By Bill Pritchard, President of Beacon Hill Associates
Printed in the June 20, 2011 issue of Insurance Journal
The insurance needs of contractors continue to become more complex as the economy works its way out of the recession. Part of that increased complexity involves a company’s environmental exposures and how it chooses to address them. What was once a small concern has become one of the most important exposures a contractor needs to manage. Contractors are responsible to their clients for the environmental ramifications of their work, and the work of their subcontractors. Properly insuring that exposure is critical.
The biggest driver of the environmental insurance marketplace today is the increased awareness of the exposure by the general public. Twenty years ago companies had a very limited understanding of the impact their operations might have on the environment, and no understanding of how their insurance policies might respond if they did have a pollution loss. Today is entirely different. Most businesses are very aware of how their actions, and those of the contractors they may hire, can lead to environmental impacts they need to be protected from.
This problem exists for all types of contractors, not just ones who deal in hazardous substances. General Liability polices typically exclude ‘pollutants,’ a definition very broadly defined to include almost anything that does not exist naturally in the local environment which negatively impacts it.
Examples of recent pollution losses denied by standard carriers as pollution claims include: soil runoff at job sites onto neighboring properties, dust kicked up by earth moving operations, and a truck transporting milk overturning on the highway and causing the milk to spill into a nearby stream. While any of these might have been a non-issue in the past, as they negatively impact the environment, their clean up and restoration can be very expensive and may be excluded as a pollution event.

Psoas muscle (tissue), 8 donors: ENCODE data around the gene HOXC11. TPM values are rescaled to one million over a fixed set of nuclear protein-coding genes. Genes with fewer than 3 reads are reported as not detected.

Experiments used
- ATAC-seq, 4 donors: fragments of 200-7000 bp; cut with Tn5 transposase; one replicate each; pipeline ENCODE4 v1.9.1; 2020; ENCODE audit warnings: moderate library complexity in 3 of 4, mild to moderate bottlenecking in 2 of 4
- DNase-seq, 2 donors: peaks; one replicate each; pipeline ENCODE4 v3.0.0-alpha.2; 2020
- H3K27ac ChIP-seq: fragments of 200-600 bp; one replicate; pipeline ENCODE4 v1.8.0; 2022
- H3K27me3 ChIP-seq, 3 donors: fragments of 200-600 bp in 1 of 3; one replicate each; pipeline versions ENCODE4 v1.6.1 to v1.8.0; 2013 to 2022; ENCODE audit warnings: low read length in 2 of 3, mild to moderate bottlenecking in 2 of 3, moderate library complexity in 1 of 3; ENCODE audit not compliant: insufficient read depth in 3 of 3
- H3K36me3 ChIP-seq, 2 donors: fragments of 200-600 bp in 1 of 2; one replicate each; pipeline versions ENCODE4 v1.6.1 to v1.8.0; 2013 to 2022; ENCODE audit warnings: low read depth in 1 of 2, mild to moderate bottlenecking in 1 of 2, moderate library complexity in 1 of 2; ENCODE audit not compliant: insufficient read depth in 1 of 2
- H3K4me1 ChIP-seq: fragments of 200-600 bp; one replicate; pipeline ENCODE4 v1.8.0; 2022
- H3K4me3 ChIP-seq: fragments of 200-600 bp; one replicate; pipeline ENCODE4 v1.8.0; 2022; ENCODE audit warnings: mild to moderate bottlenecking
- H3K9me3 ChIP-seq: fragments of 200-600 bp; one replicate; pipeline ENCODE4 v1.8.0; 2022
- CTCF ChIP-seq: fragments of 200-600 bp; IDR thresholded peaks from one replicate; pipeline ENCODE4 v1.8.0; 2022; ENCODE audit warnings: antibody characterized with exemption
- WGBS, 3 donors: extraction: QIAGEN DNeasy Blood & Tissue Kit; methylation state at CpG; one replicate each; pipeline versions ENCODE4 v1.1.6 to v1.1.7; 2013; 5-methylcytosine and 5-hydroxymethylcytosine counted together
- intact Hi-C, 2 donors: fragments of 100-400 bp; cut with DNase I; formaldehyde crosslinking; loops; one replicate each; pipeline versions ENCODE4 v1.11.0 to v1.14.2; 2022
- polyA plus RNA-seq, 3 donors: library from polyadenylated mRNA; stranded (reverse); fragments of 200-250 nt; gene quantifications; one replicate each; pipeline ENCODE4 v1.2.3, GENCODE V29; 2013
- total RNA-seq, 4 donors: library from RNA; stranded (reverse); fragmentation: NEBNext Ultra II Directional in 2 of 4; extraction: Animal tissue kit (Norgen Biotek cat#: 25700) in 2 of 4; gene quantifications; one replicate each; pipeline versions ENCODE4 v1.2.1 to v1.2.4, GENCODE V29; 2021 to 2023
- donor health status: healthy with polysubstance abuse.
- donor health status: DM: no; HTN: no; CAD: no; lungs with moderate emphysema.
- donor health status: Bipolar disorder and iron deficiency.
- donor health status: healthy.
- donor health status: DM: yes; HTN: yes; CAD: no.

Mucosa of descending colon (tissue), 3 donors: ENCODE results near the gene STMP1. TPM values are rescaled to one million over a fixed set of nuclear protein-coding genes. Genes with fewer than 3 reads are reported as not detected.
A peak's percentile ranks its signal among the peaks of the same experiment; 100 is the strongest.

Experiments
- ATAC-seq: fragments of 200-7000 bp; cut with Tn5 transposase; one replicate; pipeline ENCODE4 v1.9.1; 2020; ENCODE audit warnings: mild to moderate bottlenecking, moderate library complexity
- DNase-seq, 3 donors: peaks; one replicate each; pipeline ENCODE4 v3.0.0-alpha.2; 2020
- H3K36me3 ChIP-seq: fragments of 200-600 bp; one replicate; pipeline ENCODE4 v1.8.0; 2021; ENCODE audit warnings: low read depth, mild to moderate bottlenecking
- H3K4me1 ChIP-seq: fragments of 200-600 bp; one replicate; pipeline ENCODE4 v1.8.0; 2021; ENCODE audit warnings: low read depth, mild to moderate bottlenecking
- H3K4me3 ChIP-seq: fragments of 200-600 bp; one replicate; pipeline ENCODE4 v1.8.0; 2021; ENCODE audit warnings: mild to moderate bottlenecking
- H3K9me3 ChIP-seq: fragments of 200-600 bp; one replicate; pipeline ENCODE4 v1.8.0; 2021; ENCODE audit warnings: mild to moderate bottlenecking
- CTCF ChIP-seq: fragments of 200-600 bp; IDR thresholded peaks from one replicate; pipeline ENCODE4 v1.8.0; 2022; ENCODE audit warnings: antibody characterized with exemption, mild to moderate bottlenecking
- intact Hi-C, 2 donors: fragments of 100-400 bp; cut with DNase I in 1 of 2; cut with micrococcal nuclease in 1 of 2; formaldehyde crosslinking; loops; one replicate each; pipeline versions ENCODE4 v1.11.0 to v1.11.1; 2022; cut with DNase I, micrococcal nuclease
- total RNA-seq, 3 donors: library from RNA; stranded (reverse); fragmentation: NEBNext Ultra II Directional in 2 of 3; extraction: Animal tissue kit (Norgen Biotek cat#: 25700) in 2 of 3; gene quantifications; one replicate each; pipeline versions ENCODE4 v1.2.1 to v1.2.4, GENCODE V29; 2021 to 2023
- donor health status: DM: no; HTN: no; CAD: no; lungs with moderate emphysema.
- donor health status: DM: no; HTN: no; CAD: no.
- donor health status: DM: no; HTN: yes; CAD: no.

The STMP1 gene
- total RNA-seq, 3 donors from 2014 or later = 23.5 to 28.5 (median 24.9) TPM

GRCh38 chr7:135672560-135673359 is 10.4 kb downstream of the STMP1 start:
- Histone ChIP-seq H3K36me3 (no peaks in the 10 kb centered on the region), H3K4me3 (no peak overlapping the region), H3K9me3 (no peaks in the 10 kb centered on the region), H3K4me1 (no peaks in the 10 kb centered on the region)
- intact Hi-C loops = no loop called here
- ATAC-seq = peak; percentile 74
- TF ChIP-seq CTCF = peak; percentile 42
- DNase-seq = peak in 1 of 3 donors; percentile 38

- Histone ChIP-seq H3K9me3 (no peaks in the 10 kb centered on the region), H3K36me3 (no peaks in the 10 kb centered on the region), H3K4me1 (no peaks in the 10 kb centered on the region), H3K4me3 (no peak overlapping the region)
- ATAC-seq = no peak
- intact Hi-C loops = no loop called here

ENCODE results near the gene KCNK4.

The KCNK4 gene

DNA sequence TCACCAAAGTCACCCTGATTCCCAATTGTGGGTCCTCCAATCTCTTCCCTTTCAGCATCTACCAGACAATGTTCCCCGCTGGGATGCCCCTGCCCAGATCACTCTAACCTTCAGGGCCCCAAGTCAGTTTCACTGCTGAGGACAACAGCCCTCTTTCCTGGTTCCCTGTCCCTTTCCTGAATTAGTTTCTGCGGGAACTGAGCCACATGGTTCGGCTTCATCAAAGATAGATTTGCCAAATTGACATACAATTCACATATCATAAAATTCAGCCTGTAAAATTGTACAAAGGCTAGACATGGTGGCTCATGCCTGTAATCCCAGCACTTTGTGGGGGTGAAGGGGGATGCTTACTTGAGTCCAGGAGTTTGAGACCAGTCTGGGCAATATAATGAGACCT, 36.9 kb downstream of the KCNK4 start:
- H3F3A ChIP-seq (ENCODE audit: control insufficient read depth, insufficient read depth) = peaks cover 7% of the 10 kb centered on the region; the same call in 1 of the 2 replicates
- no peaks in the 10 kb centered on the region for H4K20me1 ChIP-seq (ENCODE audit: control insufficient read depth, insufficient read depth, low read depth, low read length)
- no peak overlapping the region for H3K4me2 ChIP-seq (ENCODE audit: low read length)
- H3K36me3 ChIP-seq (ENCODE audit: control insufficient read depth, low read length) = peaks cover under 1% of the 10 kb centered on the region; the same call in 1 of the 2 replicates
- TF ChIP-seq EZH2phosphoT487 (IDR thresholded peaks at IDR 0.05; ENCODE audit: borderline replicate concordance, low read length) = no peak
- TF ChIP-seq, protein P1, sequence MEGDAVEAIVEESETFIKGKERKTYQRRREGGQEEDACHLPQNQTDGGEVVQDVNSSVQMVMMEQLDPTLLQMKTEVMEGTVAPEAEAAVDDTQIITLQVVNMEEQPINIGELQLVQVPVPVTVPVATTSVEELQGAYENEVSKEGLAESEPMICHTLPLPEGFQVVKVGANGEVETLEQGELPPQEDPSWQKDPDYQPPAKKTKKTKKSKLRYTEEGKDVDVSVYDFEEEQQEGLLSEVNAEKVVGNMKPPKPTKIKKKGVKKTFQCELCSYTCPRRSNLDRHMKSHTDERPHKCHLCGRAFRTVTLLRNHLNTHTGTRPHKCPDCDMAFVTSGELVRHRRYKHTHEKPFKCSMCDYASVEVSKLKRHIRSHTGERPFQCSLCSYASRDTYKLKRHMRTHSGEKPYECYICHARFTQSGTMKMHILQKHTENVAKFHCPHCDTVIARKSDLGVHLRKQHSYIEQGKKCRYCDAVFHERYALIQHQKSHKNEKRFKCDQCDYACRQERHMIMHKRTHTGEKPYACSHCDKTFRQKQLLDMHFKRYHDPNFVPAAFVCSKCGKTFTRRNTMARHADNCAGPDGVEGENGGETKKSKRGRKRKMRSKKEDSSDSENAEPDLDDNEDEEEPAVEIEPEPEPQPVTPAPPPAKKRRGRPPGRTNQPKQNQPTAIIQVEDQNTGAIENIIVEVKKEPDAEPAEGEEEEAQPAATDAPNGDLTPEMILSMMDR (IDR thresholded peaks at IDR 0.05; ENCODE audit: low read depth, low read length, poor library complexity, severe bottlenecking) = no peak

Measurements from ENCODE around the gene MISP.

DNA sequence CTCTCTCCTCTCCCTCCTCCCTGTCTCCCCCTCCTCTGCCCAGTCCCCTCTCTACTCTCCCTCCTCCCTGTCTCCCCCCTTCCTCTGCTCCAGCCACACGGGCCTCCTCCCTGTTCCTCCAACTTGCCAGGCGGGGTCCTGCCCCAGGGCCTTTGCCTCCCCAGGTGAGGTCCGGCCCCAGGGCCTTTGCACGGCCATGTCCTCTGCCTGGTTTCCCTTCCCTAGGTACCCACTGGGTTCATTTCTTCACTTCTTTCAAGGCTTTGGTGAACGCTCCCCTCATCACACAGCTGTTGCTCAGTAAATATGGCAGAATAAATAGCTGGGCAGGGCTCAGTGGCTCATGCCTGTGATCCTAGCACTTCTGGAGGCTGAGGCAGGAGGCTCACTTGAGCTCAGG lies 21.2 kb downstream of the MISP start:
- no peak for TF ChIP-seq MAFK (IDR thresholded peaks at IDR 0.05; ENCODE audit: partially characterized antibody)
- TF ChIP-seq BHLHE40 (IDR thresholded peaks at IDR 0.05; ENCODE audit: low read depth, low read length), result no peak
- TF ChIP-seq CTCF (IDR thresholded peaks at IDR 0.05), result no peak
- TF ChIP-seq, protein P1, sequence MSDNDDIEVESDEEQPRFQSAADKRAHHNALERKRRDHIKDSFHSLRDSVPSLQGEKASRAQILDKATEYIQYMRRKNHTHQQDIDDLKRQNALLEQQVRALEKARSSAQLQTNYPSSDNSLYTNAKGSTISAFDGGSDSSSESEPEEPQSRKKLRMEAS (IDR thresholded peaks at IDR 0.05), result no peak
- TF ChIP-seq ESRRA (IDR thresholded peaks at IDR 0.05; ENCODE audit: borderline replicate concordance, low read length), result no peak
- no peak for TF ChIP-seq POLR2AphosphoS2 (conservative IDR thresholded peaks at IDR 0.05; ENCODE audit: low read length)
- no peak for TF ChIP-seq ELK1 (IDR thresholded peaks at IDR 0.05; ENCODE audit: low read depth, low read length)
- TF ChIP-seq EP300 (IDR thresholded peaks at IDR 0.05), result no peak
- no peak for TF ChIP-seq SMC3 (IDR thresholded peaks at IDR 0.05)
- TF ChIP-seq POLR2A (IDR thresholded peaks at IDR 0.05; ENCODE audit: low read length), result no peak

In response to this growing need is a wide range of products from many well known carriers. Coverage that was once only available to environmental firms is now utilized regularly by general and trade contractors. This includes both Occurrence and Claims Made Contractors Pollution Liability (CPL), CPL with Professional coverage, as well as options including Over the Road Pollution Liability, Limited Owned Premises coverage, Mold, and Non-Owned Disposal Sites to name just a few.
It is important to be sure this coverage is provided by quality carriers on quality forms. Unlike standard market policies, environmental forms are each unique to the carrier offering the coverage. While the titles may be the same, the coverage often is not. Selecting a carrier with a good track record of writing this type of coverage and reviewing specimen forms are both important steps towards making sure your clients understands the coverage being offered.
When reviewing forms, it is crucial to look for and understand available enhancements, as these are often the difference between basic coverage and broad coverage. Does the carrier offer Additional Insured status on a blanket basis for ongoing and completed operations, or will they make you buy it later? Is primary and noncontributory built in? Is Natural Resource damages defined and covered? Is there a give back on Damage to your work by subs? Are you covered for work performed “on your behalf”? Are Restoration Costs covered?
The market for these products is seeing some overall stabilization. While almost forty carriers have been writing this type of insurance over the last two years, we have now seen a separation begin to occur. Carriers that offer strong products and have track records in the business seem to be doing well. Their rates are stable, going up a bit where warranted, as well as down when they can. Some of the carriers that have recently entered the market have struggled more though, with a few leaving the segment entirely in the last few months.
What does this mean for a contractor client? Coverage is widely available in today’s market, with minimum premiums as low as $2,500 from top carriers. The product is clearly available and certainly affordable. A cheap price seldom means great coverage though, so getting the client to understand the real value of a product is critical.
For the agent it means some hard work finding the right products to utilize. This can be done by going to carriers that offer the product directly or by approaching specialty brokers that know and work with the products every day. The broker approach generally yields the best return. They typically have access to multiple markets for any risk, have good relationships with underwriters, and stay on top of product developments to be sure you are getting the best possible coverage. All brokers are not created equal of course, so selecting the right broker is important as well. It is typically a good idea to learn which carriers a broker uses, what their success rates are, how long they have been in business, etc.
Environmental coverages can do many things for an agency. First and foremost, you are providing your contractor clients with the broad protection you want them to have and that they are often contractually required to evidence. You are also rounding out the account and generating more revenue for your office. Finally, you are solidifying your relationship with the client by helping them protect what is a growing exposure that if left unaddressed could lead to a significant claim problem down the road.